Brian Eno’s approach captured the best of what we wanted from punk, new wave, prog, glam, and classic ’60s pop and channeled their excesses by relying on chance.
Drawn from recordings of UK shows in 1985, Walls Have Ears is a wild, unvarnished listen that gets back to the difficult, defiant essence of Sonic Youth.
Under the moniker Animal Hospital, Kevin Micka unspools a potent mix of instrumental tension and experimentalism on his first full-length album in three years.
John Davis and Lou Barlow revisit the song, album, and soundtrack that helped make the Folk Implosion a seminal trip-hop-indebted indie-rock success story.
Gold Dime’s No More Blue Skies can be loud, fast, and urgent but will also disarm you and create a deeply unsettling atmosphere. It’s well worth the wait.
“If there was an agenda, it was to not have an agenda at all,” Steven Wilson says of his seventh solo LP, The Harmony Codex, in this extended interview.
Sprain’s aim at a masterpiece finds an exhaustive, immersive, and ambitious work of post-rock, noise, and poetry that intellectuals will lust after.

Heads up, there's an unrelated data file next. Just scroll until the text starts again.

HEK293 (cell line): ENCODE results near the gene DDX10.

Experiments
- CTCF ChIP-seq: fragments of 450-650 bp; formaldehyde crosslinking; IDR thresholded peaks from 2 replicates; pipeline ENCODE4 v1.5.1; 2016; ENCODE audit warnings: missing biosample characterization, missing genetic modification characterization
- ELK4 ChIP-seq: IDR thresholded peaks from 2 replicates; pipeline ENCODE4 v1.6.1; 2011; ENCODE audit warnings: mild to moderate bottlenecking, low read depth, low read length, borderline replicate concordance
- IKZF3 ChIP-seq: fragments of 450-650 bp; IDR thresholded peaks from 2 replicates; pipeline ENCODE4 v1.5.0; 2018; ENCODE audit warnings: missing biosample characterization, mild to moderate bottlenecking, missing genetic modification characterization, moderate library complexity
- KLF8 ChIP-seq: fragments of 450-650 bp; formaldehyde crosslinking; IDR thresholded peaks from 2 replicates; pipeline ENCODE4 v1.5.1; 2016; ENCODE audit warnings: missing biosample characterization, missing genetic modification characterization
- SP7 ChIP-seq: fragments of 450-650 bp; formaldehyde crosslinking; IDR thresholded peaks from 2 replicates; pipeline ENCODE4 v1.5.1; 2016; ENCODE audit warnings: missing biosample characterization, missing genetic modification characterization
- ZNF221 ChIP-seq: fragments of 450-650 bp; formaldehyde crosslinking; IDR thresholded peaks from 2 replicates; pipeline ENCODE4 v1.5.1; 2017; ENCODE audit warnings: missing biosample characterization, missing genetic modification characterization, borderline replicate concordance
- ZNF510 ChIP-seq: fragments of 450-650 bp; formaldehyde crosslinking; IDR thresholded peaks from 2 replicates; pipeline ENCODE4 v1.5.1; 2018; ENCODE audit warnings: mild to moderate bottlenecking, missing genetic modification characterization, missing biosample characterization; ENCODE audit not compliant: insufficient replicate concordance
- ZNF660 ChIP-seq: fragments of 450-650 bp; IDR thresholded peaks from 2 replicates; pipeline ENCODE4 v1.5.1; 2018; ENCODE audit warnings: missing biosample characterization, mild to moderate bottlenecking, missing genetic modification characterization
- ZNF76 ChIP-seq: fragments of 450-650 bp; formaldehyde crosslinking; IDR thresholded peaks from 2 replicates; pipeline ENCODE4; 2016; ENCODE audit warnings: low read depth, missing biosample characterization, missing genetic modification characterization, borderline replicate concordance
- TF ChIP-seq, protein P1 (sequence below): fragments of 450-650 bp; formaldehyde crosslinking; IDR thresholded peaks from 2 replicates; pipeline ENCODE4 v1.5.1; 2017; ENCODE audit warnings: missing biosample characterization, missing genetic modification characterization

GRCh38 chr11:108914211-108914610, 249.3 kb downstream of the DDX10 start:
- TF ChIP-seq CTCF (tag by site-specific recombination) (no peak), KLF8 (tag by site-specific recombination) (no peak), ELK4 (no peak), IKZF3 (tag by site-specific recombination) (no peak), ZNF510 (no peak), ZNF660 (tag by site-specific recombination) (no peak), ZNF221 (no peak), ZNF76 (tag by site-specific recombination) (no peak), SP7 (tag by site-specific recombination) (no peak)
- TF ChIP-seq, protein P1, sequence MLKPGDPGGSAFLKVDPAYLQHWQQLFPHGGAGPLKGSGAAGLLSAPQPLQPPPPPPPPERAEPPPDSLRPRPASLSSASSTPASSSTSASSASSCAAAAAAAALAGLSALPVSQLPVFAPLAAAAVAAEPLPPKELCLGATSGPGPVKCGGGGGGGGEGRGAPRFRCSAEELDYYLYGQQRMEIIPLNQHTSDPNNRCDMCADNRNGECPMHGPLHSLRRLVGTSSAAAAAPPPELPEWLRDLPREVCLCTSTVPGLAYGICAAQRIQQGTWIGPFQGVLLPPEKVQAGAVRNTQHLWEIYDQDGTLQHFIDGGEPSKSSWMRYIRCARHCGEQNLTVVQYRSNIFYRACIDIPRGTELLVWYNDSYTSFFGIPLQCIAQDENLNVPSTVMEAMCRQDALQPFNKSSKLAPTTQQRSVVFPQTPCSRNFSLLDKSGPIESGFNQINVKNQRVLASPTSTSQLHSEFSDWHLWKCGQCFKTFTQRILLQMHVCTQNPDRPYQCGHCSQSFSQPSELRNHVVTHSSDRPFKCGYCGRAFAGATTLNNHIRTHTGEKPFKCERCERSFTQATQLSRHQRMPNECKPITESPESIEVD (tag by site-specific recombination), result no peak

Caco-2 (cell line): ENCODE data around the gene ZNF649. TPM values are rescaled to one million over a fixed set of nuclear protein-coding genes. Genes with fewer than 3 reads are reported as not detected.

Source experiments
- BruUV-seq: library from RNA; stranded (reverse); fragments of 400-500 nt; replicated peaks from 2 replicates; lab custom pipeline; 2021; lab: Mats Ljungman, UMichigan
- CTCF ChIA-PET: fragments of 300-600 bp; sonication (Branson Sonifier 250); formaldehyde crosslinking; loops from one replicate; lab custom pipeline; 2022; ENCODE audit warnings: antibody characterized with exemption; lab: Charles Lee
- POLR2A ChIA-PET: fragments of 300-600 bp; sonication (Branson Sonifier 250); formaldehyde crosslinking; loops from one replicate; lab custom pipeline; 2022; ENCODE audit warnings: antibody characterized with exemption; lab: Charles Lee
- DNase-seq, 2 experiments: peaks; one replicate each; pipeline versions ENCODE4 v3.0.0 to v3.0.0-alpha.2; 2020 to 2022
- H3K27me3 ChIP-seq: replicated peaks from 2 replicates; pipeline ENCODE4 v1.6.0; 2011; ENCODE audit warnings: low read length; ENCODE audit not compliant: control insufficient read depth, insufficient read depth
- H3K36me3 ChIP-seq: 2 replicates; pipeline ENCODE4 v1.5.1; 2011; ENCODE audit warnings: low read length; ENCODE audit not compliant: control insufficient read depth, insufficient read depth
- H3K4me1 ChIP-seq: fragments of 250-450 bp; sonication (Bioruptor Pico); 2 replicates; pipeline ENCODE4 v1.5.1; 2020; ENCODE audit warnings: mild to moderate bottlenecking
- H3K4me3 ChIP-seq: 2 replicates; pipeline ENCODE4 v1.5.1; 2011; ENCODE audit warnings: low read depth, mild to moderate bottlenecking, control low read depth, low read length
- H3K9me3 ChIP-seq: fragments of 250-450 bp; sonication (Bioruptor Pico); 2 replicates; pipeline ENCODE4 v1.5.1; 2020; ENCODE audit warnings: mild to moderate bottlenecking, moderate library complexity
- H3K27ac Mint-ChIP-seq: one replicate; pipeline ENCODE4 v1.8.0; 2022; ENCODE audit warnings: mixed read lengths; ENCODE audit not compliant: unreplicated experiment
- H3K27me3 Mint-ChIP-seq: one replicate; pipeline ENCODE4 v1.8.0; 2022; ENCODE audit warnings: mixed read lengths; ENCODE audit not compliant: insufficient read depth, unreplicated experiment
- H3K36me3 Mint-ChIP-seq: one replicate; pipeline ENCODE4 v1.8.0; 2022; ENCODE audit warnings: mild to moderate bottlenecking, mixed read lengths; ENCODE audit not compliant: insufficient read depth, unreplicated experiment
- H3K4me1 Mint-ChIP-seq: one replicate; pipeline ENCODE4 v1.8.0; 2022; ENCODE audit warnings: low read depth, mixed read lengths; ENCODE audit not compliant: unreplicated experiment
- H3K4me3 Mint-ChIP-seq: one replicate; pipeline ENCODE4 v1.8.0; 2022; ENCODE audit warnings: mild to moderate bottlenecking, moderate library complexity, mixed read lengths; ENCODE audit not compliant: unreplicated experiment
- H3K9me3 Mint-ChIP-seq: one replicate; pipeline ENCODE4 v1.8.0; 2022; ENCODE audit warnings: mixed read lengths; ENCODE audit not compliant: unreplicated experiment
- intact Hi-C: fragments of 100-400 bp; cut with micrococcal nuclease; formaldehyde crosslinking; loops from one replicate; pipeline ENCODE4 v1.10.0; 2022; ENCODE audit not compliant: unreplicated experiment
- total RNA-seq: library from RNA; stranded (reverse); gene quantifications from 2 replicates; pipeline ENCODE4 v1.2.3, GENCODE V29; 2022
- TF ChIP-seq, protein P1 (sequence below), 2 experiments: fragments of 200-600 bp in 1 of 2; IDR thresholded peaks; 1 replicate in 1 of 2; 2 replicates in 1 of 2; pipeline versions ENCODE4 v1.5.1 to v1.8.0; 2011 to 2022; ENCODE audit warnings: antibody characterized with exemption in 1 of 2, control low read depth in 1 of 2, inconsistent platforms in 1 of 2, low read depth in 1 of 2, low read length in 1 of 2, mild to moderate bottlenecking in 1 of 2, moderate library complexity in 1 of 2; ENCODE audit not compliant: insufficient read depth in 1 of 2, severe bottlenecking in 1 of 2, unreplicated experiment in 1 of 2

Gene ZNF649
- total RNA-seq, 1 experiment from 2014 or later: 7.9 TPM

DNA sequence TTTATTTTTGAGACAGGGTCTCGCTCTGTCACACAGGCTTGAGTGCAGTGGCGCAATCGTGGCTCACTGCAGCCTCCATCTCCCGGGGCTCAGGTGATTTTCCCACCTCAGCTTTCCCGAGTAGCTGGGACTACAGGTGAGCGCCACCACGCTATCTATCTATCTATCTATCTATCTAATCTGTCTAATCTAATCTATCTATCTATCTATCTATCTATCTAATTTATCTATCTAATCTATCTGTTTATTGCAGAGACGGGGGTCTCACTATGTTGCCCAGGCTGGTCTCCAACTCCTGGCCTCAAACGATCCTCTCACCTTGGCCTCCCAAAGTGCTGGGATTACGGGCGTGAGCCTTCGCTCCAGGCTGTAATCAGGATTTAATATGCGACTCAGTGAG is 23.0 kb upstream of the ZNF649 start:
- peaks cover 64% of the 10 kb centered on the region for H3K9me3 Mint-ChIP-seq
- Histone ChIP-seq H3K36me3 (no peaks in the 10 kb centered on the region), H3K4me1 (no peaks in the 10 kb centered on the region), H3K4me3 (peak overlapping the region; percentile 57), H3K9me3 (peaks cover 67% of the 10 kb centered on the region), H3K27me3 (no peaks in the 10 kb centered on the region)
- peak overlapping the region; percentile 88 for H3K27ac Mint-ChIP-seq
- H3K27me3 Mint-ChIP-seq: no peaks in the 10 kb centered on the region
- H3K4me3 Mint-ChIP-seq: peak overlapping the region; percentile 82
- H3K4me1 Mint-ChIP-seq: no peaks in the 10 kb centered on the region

Portland’s experimental post-rock kingpins Grails mark two decades since their debut with a new full-length retrospective LP and chat with PopMatters.
Once Houdini dropped, all the agonizing over whether Melvins would debase themselves and compromise their sound petered out before we were halfway into “Hooch”.
At the Stake: Complete Atlantic Recordings 1993-1996 gathers the three album run Melvins delivered during their short stint on a major label.
Tom Waits’ 1983 album Swordfishtrombones signified a seismic shift in the singer-songwriter’s sound. His music would never be the same again.